|There should be better communication and joint cooperation between the government, business community, and social organisations in promoting LGBT rights and community involvement. — Photo vneconomictimes.com
HA NOI (VNS) — There is still a gap between the laws protecting Lesbian, Gay, Bisexual, Transgender (LGBT) rights and public opinion towards LGBT folks in Viet Nam, according to the deputy head of the Ministry of Justice's International Law Department, Nguyen Thanh Tu.
An LGBT-themed event sponsored by the Economist newspaper debated this and other LGBT topics in Hong Kong today.
Viet Nam recently has made positive legal changes to protect LGBT rights, said Tu.
In 2014, the Law on Family and Marriage removed the prohibition of same-sex marriage. In November last year, the National Assembly legalised gender reassignment, recognising all transgender people and their legal rights within their new gender.
Up to 86 per cent of National Assembly deputies voted in favour of LGBT rights. But there is still a gap between the law and reality when it comes to tolerance of LGBT roles and rights, said Tu.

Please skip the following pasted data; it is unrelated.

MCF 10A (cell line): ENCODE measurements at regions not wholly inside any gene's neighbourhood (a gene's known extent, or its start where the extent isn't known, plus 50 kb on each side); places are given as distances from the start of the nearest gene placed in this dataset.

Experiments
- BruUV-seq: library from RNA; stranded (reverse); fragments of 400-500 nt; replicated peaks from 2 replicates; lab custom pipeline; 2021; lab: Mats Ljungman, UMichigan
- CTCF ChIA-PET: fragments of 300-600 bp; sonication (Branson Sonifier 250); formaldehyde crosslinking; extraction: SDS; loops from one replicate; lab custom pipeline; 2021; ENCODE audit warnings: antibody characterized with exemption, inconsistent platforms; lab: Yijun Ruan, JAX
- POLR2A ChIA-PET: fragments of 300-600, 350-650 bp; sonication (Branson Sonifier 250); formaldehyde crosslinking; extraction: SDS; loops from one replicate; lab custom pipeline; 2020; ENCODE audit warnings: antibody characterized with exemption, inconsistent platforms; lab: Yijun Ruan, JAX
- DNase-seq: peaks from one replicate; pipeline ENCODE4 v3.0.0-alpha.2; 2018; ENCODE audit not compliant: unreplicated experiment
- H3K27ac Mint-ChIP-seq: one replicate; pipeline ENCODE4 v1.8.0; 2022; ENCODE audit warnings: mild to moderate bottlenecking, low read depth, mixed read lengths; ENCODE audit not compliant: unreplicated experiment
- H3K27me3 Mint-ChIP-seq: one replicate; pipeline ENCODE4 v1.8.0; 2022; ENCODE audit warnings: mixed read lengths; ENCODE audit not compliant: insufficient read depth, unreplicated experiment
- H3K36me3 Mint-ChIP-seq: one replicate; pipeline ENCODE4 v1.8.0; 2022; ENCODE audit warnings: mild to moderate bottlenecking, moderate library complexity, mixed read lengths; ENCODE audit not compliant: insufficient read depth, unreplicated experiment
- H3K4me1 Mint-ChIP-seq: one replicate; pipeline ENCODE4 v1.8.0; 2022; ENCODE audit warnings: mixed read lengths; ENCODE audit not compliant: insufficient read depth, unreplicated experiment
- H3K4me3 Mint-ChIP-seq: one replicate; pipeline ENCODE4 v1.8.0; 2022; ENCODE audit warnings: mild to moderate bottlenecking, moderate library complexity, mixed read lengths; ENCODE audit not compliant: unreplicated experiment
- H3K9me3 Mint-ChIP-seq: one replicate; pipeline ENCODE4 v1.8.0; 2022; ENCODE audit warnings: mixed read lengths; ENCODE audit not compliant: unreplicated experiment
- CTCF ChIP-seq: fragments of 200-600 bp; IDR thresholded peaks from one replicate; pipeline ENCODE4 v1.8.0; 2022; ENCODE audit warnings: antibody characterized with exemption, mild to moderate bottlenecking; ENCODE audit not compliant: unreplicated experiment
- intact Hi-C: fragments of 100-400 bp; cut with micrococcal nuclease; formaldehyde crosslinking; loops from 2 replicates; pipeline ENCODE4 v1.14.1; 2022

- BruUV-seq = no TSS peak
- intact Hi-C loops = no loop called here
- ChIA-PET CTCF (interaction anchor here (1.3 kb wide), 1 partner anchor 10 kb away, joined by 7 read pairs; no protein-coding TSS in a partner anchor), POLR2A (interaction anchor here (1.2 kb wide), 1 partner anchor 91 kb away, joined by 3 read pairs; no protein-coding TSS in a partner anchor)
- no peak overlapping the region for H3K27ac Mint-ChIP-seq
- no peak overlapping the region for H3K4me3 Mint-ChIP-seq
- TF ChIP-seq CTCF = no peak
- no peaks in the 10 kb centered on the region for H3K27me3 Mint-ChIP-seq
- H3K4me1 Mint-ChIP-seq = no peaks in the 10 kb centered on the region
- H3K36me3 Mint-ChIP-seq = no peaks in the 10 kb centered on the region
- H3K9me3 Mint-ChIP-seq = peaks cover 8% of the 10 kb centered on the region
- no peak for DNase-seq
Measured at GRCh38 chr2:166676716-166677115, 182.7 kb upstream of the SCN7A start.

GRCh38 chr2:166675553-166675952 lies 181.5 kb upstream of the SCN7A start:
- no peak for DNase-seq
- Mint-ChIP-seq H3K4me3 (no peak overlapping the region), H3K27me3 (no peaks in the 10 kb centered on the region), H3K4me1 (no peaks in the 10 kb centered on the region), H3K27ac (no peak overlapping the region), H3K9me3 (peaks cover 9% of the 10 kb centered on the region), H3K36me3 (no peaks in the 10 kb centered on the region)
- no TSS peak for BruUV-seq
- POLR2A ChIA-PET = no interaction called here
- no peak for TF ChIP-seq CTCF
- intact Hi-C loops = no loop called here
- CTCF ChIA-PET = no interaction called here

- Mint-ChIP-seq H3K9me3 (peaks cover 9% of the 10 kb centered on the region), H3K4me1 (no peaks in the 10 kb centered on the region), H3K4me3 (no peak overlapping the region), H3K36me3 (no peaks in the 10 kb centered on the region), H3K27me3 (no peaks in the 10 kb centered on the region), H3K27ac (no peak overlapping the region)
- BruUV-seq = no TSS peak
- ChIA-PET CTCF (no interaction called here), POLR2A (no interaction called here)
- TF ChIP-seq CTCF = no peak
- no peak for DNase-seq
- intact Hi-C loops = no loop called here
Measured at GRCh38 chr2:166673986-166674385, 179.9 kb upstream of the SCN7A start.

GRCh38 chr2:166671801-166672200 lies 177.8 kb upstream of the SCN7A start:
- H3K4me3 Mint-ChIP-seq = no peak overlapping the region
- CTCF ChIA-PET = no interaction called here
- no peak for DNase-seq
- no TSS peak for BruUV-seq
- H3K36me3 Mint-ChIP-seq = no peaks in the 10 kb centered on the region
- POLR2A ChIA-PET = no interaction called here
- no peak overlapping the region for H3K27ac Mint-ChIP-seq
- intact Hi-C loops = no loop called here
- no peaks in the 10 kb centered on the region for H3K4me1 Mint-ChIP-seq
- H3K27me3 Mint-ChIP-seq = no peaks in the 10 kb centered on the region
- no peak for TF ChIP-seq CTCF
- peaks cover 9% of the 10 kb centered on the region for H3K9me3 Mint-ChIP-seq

A survey of 3,000 LGBT people in Viet Nam revealed that about 21 per cent still suffer discrimination in the workplace. About 44 per cent suffer discrimination in school. And more than 40 per cent suffer discrimination in their families, according to Tu.
The concept of a patriarchal family is central to some Asian countries' cultural values. As a result, the idea of producing a son to carry the biological line is still powerful. The fact that homosexual couples can not produce biological children contributes to low LGBT acceptance in Asian countries including Viet Nam, according to speakers.
To close the gap between law and reality, there should be better communication and joint cooperation between the government and the business community, both of which often remain silent on LGBT rights issues. Social organisations should also be encouraged to promote LGBT rights and community involvement, said Tu.
According to Hoang Tu Anh, Director of the Center for Creative Initiatives in Health and Population, family should also play a role in promoting LGBT rights.
"While some parents accept their gay child, many find it hard to accept the truth and have negative reactions towards their child", said Tu Anh.
"Parents should bear in mind that it is happiness and how a child enjoys his life that matters", she added.
"More projects for the LGBT community to make their voices heard must be made available, so that the public becomes aware that LGBT is not something new", said Tu Anh.
Viet Nam is the sixth country in Asia - and the second country in Southeast Asia - to allow gender reassignment and to recognize transgender people. — VNS